It is advisable to stay vigilant when you are recovering from childbirth if you sense that something is wrong with you or the baby. For instance, intense postpartum pain that persisted or worsened despite treatment or heavy bleeding after delivery. Be aware that while experiencing some discomfort during the healing process is acceptable, you shouldn’t start to feel worse. Call your healthcare provider or doctor for guidance if you’re concerned about how you feel or if you experience pain or discomforts that don’t seem right. Your doctor may recommend medicine to help you feel better depending on your condition.

Stay Active

Just a short reminder that postpartum mothers should wait until six weeks after giving birth to begin exercising, and always get permission from your doctor before doing any exercise. The greatest strategy for a healthy, speedy recovery during the first few weeks is to relax and limit exercise as much as you can, especially if you have a new baby. So, in order to spend time with your baby and rest, ask for help from your husband, friends or family if you can. If you feel up for it, you may begin moderate exercise after the sixth week, unless you underwent a cesarean delivery, had a difficult birth or experienced pregnancy problems. But bear in mind to go slowly and pay more attention to long –term health than to immediate outcomes. In this situation, you should talk to your doctor before starting any workout, and cease right away if you have any pain.


In addition to the aforementioned advice, there are ton of other suggestions and practices that might help with postpartum care. In order to get ready for childbirth and postpartum recovery, you can also read baby books and obtain advice from friends and family who have already given birth.

Take a deep breath, relax and stay positive. Remember that any emotional and physical changes you go through after birth will gradually improve. If you need assistance with your feelings, your child or the healing process, don’t be afraid to ask for help from your friends and family.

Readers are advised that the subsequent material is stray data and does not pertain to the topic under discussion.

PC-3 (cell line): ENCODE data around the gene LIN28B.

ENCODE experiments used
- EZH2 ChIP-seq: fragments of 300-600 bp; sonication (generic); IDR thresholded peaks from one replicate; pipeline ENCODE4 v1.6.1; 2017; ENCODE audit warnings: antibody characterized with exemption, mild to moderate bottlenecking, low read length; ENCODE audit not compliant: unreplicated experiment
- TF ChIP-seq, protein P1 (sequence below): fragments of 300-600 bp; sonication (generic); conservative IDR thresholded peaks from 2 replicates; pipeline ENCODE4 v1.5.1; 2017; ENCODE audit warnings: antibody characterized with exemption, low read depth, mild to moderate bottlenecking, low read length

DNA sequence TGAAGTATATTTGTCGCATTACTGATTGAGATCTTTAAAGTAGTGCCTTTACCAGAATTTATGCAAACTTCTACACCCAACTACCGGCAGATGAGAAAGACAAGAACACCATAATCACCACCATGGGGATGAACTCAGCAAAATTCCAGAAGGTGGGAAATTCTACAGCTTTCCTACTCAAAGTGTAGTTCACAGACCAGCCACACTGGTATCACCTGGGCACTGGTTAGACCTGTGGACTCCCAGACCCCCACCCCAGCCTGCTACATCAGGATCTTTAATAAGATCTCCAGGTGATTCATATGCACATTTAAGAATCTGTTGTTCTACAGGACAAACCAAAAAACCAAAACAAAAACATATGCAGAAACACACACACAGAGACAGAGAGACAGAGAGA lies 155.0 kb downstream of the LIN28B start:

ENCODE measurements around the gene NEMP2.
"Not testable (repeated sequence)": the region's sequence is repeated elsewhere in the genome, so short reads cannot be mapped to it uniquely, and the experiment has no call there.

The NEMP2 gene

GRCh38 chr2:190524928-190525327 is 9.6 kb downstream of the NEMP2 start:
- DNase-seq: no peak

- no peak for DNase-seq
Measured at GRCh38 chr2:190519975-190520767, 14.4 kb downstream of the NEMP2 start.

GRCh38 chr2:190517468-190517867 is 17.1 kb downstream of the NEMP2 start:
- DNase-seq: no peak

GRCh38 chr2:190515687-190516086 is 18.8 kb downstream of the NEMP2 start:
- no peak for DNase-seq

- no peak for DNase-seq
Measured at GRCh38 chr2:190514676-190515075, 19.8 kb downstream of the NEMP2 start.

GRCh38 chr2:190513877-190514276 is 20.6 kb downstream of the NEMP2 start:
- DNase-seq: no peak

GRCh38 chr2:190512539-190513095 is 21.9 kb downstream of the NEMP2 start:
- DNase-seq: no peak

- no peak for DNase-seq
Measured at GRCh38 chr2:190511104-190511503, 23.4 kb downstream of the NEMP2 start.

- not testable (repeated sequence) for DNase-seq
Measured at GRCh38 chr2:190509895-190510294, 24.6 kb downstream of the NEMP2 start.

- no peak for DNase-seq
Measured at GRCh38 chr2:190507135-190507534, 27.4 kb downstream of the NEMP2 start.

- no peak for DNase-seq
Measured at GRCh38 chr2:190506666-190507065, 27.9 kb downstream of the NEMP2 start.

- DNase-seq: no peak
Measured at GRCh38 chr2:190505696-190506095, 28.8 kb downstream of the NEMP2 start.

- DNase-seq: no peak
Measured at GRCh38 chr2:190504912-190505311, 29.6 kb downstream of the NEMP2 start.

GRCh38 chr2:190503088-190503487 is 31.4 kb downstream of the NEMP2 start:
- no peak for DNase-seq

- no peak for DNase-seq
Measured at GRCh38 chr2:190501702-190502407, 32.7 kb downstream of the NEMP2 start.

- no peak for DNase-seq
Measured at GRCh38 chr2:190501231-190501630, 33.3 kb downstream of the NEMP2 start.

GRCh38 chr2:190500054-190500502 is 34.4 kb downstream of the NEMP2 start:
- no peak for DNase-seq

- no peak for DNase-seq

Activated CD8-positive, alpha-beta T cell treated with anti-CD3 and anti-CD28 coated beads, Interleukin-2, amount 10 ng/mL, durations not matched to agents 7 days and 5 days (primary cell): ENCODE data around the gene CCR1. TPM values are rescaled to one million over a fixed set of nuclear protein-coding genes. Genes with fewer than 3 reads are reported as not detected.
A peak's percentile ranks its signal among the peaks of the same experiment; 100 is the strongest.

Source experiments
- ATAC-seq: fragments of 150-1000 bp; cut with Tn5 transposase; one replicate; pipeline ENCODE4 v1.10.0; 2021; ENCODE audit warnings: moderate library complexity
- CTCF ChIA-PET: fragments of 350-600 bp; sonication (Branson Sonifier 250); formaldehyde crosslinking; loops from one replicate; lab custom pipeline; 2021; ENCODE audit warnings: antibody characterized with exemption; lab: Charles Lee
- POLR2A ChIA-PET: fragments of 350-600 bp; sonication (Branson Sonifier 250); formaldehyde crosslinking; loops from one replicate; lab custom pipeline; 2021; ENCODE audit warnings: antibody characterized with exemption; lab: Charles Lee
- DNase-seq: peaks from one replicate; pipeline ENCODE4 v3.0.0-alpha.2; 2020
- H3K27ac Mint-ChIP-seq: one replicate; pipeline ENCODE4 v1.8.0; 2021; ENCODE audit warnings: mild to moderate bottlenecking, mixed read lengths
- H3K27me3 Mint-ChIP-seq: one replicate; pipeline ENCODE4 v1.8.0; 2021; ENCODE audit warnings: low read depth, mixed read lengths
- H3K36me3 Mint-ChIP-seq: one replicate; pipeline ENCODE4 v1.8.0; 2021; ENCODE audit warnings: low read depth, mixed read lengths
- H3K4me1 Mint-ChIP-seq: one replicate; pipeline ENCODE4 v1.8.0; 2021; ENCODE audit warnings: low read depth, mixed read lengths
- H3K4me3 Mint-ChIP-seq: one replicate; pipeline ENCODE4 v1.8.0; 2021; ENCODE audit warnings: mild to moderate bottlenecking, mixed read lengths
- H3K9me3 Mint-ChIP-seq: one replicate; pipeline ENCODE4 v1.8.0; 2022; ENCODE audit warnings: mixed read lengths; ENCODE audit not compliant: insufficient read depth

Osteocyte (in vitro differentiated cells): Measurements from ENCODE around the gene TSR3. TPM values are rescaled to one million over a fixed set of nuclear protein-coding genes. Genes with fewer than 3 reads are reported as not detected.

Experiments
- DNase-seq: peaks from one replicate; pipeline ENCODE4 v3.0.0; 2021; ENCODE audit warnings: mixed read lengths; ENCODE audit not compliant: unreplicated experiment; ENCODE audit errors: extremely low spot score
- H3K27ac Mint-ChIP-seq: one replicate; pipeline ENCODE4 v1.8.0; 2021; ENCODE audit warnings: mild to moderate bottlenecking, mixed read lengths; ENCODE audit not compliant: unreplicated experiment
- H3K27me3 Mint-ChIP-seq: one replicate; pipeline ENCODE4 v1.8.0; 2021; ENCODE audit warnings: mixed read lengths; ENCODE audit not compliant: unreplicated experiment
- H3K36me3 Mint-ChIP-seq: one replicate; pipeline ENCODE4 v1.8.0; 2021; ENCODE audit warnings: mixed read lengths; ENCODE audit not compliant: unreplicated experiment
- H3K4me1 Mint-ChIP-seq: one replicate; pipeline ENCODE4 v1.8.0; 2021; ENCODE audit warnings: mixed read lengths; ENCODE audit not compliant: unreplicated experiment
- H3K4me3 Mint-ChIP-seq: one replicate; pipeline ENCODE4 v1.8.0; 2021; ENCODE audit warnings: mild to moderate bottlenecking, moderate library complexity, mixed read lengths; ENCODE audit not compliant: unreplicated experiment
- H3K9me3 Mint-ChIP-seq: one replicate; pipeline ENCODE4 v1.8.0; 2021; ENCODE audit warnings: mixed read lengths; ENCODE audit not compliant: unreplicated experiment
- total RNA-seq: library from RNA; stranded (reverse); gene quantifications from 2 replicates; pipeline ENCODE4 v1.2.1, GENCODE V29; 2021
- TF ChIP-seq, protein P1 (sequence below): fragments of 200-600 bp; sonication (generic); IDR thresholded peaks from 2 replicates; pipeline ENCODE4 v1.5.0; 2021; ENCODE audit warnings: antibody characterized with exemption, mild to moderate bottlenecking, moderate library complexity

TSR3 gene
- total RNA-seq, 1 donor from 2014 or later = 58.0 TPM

Help Is Here Agency is always ready to help you to ease your postpartum journey. Contact us if you need confinement nanny service. We are going to provide you an experienced and trained confinement nanny that suits your demands the best.


Every family deserves the best help and we’re here to help find you the perfect maid!

We offer full placement, direct hire and contract renewal services. See which option is right for you. Or get in touch.

Related Articles

Stroke Recovery: Getting Back On Track

A stroke can happen to anyone and at any age. Both the stroke patient and their caregiver may experience high levels of emotional, mental and physical stress during the process of stroke recovery. You might need a temporary or long-term assistance to help your loved...

Warning Signs Of A Stroke

What is a stroke? A stroke happens when a blood vessel in the brain bursts (hemorrhagic stroke) or when the blood supply to part of the brain is suddenly cut off, usually by a clot (ischemic stroke). Brain cells die when the blood supply of oxygen and nutrients stops...

Early Signs Of Dementia: When To Be Concerned

A substantial deterioration in mental and physical capacities is brought on by dementia. However, the early signs of dementia can be unnoticed. It could be challenging to distinguish between normal aging and the early stages of dementia. The symptoms at the early...

Get In Touch